Larry: Landry didn’t miss a single plot point of the film, and the five actors created the dozens of characters with just their voices. It was astonishing to hear Ryan Winkles change his voice instantly from Clarence the angel (second class) to Bert the cop. He played a dozen roles, as did favorite Jonathan Croy and the amazing Jennie M. Jadow. These chameleons changed accent, tone and cadence from one character to the next like racers taking the hairpin turn on the Mohawk Trail.

Gail: David Joseph and Sarah Jeanette Taylor anchor the story as George Bailey and the woman he marries, Mary Hatch. They also provide much of the charming music, with Taylor on piano and Joseph as the lead vocalist. The whole show, but especially the music, was charming in its simplicity and beauty, with many songs sung virtually a cappella. Joseph plinks out a few notes on the xylophone and Winkles bravely tackles a trombone riff, but Jadow on violin and Taylor on piano provide the melodic lines.

Click to read the rest at Berkshire on Stage.

The Pantaloons’ Annual Treat in Ghent: “Ali Baba and the Four Tea Thieves” [Berkshire on Stage]

Wednesday, December 3rd, 2014

the Pantaloons

Theater review by Gail M. Burns

In these days when wages are stagnant, money is tight and the rabid consumerism of the late 20th century has lost all its luster, we are being encouraged to spend what disposable income we have on experiences, rather than objects. At the Ghent Playhouse, a $20 investment buys you one of the best holiday experiences available – a ticket to the Panto! And this year’s offering – Ali Baba and the Four Tea Thieves – is a gift that will keep on giving as you fondly recall the groaningly bad, er, good jokes, the hilarious costumes, and the wonderful songs.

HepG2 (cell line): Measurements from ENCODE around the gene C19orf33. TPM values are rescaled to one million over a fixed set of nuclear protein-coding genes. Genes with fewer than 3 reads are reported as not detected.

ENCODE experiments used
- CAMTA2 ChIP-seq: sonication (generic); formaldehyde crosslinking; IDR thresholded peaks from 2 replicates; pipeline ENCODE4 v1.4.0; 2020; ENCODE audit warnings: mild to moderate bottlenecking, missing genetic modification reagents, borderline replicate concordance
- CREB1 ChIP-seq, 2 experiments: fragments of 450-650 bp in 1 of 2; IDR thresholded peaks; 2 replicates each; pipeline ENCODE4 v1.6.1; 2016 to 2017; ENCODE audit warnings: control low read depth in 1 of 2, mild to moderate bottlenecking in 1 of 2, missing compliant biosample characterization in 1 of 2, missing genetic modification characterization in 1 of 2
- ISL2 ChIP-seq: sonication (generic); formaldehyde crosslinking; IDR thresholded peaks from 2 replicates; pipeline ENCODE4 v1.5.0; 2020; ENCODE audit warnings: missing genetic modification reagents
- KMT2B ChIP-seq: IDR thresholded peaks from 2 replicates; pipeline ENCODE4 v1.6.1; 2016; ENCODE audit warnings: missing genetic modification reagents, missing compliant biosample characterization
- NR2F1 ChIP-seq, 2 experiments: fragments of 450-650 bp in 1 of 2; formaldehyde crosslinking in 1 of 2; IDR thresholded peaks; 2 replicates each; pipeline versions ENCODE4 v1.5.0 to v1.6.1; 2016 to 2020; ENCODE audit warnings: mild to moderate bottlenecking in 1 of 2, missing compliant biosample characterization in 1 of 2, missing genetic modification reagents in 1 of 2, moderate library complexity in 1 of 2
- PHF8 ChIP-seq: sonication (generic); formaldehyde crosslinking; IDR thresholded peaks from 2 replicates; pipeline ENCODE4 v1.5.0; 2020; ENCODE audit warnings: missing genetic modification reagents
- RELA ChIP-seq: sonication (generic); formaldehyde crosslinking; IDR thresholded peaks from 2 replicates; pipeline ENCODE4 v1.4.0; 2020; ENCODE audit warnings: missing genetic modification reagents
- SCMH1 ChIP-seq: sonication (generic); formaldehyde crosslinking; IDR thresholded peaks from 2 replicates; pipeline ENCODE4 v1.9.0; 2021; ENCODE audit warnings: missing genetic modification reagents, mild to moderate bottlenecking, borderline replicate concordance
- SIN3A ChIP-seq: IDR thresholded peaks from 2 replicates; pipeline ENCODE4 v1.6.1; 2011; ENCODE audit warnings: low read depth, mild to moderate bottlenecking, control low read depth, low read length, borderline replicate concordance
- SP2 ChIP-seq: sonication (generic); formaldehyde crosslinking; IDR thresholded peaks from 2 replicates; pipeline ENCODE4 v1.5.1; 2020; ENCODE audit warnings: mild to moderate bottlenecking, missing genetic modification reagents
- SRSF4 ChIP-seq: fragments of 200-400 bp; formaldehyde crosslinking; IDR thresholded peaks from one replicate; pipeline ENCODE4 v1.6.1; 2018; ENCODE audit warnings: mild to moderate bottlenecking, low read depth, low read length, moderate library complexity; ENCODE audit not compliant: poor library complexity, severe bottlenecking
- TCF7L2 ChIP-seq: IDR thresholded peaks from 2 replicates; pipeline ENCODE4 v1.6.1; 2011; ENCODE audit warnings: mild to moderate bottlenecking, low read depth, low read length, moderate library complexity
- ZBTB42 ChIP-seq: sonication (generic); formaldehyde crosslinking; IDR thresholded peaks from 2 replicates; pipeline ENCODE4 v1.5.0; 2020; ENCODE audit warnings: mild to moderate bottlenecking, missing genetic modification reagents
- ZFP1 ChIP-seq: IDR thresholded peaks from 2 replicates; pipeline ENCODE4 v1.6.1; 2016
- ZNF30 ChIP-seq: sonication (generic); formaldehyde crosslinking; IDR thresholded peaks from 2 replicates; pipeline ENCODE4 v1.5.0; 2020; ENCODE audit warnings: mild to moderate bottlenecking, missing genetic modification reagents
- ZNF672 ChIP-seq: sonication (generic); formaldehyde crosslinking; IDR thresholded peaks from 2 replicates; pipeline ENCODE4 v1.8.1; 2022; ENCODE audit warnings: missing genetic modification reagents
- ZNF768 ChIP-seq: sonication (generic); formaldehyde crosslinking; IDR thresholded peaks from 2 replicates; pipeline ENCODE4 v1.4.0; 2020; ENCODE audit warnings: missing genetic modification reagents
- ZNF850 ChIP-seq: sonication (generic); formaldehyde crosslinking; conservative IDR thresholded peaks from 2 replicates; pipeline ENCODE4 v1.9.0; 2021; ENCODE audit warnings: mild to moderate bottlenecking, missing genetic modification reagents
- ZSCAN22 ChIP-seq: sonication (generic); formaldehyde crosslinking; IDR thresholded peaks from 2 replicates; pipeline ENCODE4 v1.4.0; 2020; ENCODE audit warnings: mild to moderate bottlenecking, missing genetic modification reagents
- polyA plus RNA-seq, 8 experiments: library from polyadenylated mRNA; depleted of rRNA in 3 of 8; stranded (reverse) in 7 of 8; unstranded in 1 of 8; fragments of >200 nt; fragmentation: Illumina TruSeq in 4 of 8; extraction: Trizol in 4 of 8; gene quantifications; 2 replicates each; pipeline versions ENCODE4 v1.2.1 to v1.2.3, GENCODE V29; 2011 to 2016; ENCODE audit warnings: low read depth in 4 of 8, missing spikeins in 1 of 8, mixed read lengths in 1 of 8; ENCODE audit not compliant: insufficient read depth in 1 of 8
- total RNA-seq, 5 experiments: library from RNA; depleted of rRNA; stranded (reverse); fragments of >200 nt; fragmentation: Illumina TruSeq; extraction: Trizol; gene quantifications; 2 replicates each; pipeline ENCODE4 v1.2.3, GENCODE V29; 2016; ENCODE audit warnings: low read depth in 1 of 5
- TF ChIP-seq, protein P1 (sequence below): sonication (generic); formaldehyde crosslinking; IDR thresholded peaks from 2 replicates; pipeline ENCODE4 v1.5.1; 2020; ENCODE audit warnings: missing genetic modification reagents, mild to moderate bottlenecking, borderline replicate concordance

What is a Panto? Well, it is a British theatrical tradition for the holiday season. Basically you take a familiar fairy tale or folk tale, have all the men play the women and the women play the men, add lots of new and (hopefully) witty lyrics to well-known tunes, and ignore the plot completely. There is lots of audience interaction – you get to boo the villians and sing along a bit and shout “He’s right behind you!” and such – and there’s a healthy mixture of topical humor on current events along with good old fashioned schtick. Only the most conservative and humorless of folks can fail to be amused by the goings-on.

Click to read the rest at Berkshire on Stage.

THEATER: “An Enemy of the People” at Barrington Stage, a Collision of Fire and Ice Onstage [Berkshire on Stage]

Wednesday, October 15th, 2014
An Enemy of the People with Joey LaBrasca, Dee Nelson, Steve Hendrickson, Katya Stepanov and Noah Bailey (photo:Kevin Sprague)

“An Enemy of the People” with Joey LaBrasca, Dee Nelson, Steve Hendrickson, Katya Stepanov and Noah Bailey (photo: Kevin Sprague)

Theater review by Gail M. Burns and Larry Murray

Gail M. Burns: Tragically, An Enemy of the People, a tale of the battle between the truth and those who would manipulate or stifle it for their own gain, is as relevant today as when Henrik Ibsen penned En folkefiende in 1882 in response to the public attacks on his play Ghosts, and in 1950 when Arthur Miller adapted it as a response to the actions of the House Un-American Activities Committee headed by Senator Joseph McCarthy. It is all too easy to draw parallels to the key concerns of today.